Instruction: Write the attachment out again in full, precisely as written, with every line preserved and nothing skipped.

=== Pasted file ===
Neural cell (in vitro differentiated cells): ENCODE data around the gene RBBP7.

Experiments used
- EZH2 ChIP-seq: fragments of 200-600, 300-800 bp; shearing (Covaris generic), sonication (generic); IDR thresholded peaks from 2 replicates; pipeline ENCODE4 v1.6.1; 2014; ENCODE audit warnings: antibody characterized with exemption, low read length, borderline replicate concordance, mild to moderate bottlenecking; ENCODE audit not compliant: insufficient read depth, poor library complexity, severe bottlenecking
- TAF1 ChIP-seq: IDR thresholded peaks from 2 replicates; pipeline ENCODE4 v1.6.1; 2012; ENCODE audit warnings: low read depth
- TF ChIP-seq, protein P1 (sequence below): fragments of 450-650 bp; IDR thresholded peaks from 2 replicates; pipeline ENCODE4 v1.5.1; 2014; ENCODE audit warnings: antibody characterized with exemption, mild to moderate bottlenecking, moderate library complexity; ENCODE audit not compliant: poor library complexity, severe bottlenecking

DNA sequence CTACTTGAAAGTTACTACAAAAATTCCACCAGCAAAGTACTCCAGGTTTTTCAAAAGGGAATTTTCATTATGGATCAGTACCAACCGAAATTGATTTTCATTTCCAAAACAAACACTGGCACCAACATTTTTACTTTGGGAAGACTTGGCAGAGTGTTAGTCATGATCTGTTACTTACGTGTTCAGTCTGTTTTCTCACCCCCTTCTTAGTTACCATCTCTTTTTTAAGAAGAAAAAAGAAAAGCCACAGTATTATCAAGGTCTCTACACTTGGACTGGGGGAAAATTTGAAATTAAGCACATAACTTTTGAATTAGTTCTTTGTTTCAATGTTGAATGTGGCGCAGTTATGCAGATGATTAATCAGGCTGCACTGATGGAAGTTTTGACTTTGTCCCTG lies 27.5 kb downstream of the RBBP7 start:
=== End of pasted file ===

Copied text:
Neural cell (in vitro differentiated cells): ENCODE data around the gene RBBP7.

Experiments used
- EZH2 ChIP-seq: fragments of 200-600, 300-800 bp; shearing (Covaris generic), sonication (generic); IDR thresholded peaks from 2 replicates; pipeline ENCODE4 v1.6.1; 2014; ENCODE audit warnings: antibody characterized with exemption, low read length, borderline replicate concordance, mild to moderate bottlenecking; ENCODE audit not compliant: insufficient read depth, poor library complexity, severe bottlenecking
- TAF1 ChIP-seq: IDR thresholded peaks from 2 replicates; pipeline ENCODE4 v1.6.1; 2012; ENCODE audit warnings: low read depth
- TF ChIP-seq, protein P1 (sequence below): fragments of 450-650 bp; IDR thresholded peaks from 2 replicates; pipeline ENCODE4 v1.5.1; 2014; ENCODE audit warnings: antibody characterized with exemption, mild to moderate bottlenecking, moderate library complexity; ENCODE audit not compliant: poor library complexity, severe bottlenecking

DNA sequence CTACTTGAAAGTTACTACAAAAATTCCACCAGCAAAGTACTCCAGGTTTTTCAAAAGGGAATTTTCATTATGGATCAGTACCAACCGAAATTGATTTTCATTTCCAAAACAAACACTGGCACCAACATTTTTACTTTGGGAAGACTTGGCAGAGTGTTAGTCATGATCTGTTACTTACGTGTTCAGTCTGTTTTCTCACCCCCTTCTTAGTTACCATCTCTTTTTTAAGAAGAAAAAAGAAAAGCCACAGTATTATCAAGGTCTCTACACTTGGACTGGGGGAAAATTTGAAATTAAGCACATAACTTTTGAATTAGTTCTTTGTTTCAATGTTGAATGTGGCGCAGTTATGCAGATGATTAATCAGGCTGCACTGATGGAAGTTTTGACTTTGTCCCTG lies 27.5 kb downstream of the RBBP7 start: